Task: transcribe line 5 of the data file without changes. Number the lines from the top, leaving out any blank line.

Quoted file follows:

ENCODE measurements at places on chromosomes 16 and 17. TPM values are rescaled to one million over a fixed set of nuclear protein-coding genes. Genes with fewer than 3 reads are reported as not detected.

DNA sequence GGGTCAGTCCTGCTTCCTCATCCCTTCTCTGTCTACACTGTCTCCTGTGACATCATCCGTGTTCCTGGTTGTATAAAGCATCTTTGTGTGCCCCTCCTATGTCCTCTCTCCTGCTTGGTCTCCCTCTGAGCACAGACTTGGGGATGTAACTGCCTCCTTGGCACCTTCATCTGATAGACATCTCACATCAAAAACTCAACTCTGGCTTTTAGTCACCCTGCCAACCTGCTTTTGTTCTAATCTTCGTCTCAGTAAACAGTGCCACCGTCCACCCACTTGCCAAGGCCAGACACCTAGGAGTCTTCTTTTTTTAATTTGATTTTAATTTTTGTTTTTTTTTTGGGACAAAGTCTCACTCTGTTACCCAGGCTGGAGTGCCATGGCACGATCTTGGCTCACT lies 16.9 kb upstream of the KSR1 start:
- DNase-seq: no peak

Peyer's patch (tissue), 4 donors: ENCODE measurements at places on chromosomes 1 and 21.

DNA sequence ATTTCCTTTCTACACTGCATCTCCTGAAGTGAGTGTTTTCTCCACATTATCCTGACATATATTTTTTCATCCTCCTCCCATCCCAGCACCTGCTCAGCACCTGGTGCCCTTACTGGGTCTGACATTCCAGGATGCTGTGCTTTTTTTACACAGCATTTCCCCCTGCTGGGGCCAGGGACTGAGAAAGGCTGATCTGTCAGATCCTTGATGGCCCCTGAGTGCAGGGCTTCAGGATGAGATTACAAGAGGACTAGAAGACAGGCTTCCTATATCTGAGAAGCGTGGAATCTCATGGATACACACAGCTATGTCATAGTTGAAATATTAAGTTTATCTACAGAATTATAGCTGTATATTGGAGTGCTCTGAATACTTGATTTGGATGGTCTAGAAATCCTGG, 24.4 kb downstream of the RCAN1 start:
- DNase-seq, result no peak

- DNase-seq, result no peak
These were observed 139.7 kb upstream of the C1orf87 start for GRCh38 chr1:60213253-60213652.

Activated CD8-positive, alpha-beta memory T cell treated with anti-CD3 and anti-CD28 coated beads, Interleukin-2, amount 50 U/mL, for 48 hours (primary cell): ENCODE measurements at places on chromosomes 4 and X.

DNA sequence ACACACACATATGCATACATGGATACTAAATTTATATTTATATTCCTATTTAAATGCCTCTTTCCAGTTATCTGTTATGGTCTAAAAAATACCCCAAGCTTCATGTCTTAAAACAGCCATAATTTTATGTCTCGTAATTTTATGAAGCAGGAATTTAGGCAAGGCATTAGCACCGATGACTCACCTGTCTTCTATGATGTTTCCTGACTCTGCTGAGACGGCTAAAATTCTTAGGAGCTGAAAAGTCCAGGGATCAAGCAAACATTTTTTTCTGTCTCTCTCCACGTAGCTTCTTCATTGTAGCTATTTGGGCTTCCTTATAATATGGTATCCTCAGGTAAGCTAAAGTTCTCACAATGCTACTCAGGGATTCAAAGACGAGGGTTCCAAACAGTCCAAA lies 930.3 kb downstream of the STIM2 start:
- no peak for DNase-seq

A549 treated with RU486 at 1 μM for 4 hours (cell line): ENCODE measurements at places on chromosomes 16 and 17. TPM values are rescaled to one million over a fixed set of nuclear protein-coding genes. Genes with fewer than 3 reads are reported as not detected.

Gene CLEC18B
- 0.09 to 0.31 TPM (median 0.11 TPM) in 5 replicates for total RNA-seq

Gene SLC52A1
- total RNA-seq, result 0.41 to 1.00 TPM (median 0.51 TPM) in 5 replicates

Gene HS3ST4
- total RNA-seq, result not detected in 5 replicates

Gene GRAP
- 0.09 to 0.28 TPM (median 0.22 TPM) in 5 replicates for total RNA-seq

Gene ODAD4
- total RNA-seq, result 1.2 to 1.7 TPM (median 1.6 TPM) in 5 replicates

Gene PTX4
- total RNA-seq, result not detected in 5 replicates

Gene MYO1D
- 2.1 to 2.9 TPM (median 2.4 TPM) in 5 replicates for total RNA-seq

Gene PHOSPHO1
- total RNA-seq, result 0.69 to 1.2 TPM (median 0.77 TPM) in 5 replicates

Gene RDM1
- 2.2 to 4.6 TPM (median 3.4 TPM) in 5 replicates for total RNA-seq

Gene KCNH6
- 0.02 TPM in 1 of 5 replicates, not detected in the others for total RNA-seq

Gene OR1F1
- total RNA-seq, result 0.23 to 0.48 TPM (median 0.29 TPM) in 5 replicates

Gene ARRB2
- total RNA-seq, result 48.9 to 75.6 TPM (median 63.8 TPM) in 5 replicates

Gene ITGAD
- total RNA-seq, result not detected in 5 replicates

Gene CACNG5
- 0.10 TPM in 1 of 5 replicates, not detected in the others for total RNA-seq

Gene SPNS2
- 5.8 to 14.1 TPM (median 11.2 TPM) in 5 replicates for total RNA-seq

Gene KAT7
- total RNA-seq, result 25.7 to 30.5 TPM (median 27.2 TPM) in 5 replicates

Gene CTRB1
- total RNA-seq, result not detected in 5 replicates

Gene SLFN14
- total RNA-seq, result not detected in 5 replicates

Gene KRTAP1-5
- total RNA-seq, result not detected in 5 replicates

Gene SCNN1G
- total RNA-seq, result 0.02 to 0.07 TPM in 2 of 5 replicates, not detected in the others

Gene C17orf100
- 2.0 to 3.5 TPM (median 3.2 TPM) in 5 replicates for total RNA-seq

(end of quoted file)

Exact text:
DNA sequence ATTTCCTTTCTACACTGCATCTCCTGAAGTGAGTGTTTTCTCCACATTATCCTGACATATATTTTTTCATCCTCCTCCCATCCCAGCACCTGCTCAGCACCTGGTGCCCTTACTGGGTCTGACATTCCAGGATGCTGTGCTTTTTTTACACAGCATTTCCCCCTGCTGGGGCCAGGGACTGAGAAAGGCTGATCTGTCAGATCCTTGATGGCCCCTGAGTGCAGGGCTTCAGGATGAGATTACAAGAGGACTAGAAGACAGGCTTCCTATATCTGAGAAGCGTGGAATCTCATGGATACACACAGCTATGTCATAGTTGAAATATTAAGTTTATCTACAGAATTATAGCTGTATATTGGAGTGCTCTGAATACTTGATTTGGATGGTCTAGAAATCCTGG, 24.4 kb downstream of the RCAN1 start: